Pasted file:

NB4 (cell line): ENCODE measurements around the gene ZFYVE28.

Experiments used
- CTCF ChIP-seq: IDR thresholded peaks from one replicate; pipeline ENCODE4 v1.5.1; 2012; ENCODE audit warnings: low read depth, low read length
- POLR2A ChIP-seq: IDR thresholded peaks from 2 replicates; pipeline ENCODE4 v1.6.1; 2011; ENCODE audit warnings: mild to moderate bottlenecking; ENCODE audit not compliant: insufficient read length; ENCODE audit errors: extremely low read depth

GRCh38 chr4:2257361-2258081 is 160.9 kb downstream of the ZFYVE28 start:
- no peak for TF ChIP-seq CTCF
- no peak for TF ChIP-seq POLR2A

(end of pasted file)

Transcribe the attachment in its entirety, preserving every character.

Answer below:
NB4 (cell line): ENCODE measurements around the gene ZFYVE28.

Experiments used
- CTCF ChIP-seq: IDR thresholded peaks from one replicate; pipeline ENCODE4 v1.5.1; 2012; ENCODE audit warnings: low read depth, low read length
- POLR2A ChIP-seq: IDR thresholded peaks from 2 replicates; pipeline ENCODE4 v1.6.1; 2011; ENCODE audit warnings: mild to moderate bottlenecking; ENCODE audit not compliant: insufficient read length; ENCODE audit errors: extremely low read depth

GRCh38 chr4:2257361-2258081 is 160.9 kb downstream of the ZFYVE28 start:
- no peak for TF ChIP-seq CTCF
- no peak for TF ChIP-seq POLR2A